Figure \(\PageIndex{4}\). shows the trend for various hydrides of different families of the periodic table. Our predictions based on molar mass work for group IV (CH4 through SnH4), but does not work for groups VII, VI and V, where the hydrides of the second period (N,O,F) have higher boiling points than would be predicted from their mass trends.


    Figure \(\PageIndex{4}\): Periodic trends in boiling point for various hydrides.

    There are a multitude of questions that can come out of figure \(\PageIndex{4}\), and you should familiarize yourself with this figure. You should also revisit this figure after we have covered the section on boiling. Right now let is suffice that to boil a substance you need to overcome the intermolecular forces that hold the liquid together (the cohesive forces), and that as you increase the temperature you increase the kinetic energy of the molecules (so they can escape the liquid and become a vapor).

    First, lets look at the group 4 hydrides (CH4, SiH4, GeH4& SnH4),. As we go down the table from carbon to silicon to germanium to Tin we see an increase in the boiling points. These are symmetric nonpolar molecules and there are two reasons why going down this family shows an increase in the boiling point.

    1. Going down group 4 the mass increases, requiring a higher temperature for molecules to gain enough kinetic energy to vaporize.
    2. Going down the table the valence electrons occupy more diffuse orbitals, resulting in a higher polarizability, which in turn results in larger London dispersion forces, which requires more

    So both of these trends would indicate an increase in the boiling point as we go down the family.

    Second, ammonia, hydrofluoric acid and water show a deviation in this trend. That is, they are lighter, but there is an increase in their boiling points. This is due to hydrogen bonding. That is, although these molecules are lighter, they have very strong intermolecular forces, which must be overcome for them to boil.

    Third, water has a higher boiling point than HF, yet fluorine is more electronegative than oxygen, it is also smaller, and so you would expect the HF hydrogen bond to be stronger than the OH hydrogen bond. In fact, this is all try, and what this argument does not take into account is the number of hydrogen bonds. That is, the cohesive forces that hold the liquid together are not just the strength of the bonds, but also the number of bonds. Each HF molecule has one H, and 3 lone pairs on the fluorine. So in a macroscopic system like a mole of HF (remember that to be a liquid, you need a lot of molecules), each HF would on average be involved with 2 bonds, one involving the hydrogen (hydrogen donor), and one involving a fluorine lone pair (hydrogen acceptor), and simple speaking, there are not enough hydrogens to use up all the lone pairs, (two of the fluorine's lone pairs are not involved in H bonds.) In the case of water, the number of lone pairs equals the number of hydrogens, and so each water molecule can on the average, be involved with 4 hydrogen bonds. So even though the individual hydrogen bonds in water may be weaker than in HF, there are more of them, making the boiling point of water higher than HF.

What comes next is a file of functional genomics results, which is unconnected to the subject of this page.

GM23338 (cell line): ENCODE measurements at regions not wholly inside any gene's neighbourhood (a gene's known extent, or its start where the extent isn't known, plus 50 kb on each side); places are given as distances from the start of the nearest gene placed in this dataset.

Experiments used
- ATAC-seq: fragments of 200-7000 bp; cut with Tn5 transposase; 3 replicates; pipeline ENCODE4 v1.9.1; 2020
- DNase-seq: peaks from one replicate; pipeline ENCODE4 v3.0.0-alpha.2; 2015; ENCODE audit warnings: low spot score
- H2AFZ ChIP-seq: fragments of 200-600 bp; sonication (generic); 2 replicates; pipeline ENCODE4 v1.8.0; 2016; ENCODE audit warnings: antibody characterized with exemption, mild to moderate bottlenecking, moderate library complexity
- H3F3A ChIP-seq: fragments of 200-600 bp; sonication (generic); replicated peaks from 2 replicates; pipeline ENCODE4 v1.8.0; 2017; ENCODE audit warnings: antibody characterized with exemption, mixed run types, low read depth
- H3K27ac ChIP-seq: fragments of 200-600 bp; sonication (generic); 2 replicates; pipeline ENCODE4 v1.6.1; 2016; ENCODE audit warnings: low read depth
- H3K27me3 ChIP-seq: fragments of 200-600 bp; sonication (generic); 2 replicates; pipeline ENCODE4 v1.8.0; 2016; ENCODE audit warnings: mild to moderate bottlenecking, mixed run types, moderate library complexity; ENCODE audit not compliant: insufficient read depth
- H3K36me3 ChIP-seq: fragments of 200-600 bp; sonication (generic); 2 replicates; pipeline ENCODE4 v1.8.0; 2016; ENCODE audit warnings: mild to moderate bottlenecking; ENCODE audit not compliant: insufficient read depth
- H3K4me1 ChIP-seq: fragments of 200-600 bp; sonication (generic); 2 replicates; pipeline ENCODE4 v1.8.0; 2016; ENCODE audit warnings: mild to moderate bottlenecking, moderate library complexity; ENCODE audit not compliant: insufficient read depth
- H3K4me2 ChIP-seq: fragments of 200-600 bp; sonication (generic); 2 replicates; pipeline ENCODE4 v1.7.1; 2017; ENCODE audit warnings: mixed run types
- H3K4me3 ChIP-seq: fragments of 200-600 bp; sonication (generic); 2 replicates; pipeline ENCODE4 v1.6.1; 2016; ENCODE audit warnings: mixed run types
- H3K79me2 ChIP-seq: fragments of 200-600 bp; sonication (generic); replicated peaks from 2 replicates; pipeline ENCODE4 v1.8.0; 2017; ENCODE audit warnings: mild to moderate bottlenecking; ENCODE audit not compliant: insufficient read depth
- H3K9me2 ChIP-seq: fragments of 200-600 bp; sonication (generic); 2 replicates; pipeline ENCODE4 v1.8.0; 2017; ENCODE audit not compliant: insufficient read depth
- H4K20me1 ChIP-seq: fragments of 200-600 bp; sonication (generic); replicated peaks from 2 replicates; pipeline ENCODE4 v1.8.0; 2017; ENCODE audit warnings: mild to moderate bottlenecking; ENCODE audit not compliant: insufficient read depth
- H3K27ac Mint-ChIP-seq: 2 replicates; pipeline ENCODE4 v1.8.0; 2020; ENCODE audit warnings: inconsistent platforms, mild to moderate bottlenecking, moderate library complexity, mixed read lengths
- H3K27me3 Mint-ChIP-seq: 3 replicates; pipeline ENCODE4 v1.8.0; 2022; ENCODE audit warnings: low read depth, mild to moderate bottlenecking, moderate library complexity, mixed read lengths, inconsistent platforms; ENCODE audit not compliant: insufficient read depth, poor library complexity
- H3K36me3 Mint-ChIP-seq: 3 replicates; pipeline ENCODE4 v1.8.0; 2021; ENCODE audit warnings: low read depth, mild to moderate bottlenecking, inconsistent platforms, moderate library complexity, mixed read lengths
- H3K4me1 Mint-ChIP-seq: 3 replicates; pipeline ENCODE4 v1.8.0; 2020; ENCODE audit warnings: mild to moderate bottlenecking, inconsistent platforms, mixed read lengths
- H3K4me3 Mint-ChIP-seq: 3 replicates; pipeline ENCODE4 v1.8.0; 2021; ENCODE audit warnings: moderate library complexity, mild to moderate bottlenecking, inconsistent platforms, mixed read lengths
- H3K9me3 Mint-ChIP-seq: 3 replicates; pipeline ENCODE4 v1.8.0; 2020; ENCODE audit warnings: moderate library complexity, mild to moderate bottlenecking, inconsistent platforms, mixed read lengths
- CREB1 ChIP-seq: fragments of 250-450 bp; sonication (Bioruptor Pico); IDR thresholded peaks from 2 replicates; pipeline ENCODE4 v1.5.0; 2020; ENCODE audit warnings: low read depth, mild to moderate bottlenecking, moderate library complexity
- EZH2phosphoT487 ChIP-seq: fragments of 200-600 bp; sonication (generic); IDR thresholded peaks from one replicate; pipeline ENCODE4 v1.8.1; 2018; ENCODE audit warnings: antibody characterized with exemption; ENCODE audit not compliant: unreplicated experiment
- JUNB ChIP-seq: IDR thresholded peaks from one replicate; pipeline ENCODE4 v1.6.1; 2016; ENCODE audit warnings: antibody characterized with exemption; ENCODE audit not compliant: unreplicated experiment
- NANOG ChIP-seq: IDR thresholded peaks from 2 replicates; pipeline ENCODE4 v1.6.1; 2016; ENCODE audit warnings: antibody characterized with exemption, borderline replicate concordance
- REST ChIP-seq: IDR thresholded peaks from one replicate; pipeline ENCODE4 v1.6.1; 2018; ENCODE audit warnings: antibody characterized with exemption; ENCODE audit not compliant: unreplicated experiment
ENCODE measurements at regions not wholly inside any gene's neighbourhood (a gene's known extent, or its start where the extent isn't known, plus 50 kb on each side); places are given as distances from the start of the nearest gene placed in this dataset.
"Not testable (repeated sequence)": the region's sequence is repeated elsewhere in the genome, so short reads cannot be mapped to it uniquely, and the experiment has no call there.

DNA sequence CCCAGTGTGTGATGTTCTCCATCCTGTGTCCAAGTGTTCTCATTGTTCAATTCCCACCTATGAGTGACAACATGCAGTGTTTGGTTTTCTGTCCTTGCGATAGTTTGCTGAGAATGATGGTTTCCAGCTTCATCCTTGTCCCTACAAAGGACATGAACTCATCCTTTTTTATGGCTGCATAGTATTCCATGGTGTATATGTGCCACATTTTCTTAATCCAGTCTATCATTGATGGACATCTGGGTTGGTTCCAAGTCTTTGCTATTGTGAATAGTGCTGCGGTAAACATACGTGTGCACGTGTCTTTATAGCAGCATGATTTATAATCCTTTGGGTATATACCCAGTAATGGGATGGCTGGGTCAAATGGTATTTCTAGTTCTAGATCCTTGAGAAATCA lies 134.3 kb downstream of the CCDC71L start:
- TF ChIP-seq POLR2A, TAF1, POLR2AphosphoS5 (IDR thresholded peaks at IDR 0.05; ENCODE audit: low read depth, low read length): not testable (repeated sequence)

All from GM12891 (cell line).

Exercise 11.5.2: Look at Real Molecules (Exam Material)

    Before reading on, look at the following three molecules and their boiling points, and try and answer the following 2 questions.

    1. Why is pentane's boiling point so much lower than the other two?


    Pentane is non polar and the other two have hydrogen bonds through the OH group.

    2. Why does butan-1-ol have a higher boiling point than 2-methylpropan-1-ol?


    Both of these molecules are isomers with the same chemical constituents (C4H10O) and both have an OH group than can be involved with hydrogen bonds. But butan-1-ol is more diffuse, thus more polarizable and has stronger van der Waals (London dispersion) interactions

    Hydrogen Bonding and Biology

    We have all heard of DNA, which consists of nucleotide strands that join together to form the infamous double helix. DNA helix showing the base pairs adenine/thymine (A-T) an Guanine/Cytosine. (G-C), which form the double helix through the base pair interactions that are made through hydrogen bonding (11.5.4).

    Figure \(\PageIndex{5}\): The adenine-thymine base pair held together by two hydrogen bonds(left) and the guanine-cytosine base pair held together by three hydrogen bonds (right). These are the

    Proteins are based on amino acids and have 4 structural levels (Figure 11.5.5)


    Figure \(\PageIndex{6}\): The 4 structural levels of proteins

    The secondary level structure of proteins form alpha helixes and beta-pleated sheets, which are held together by hydrogen bonds.

    18.3.jpg 18.4.3.jpg
    Figure \(\PageIndex{7}\): Protein alpha helixes (left) and beta pleated sheets (right) maintain their secondary structure through hydrogen bonding interactions (dotted red lines in the beta pleated sheet).

    Contributors and Attributions

    • Robert E. Belford (University of Arkansas Little Rock; Department of Chemistry). The breadth, depth and veracity of this work is the responsibility of Robert E. Belford, You should contact him if you have any concerns. This material has both original contributions, and content built upon prior contributions of the LibreTexts Community and other resources, including but not limited to:

    • William Reusch, Professor Emeritus (Michigan State U.), Virtual Textbook of Organic Chemistry
    • Jose Pietri (UCD)
    • Jim Clark (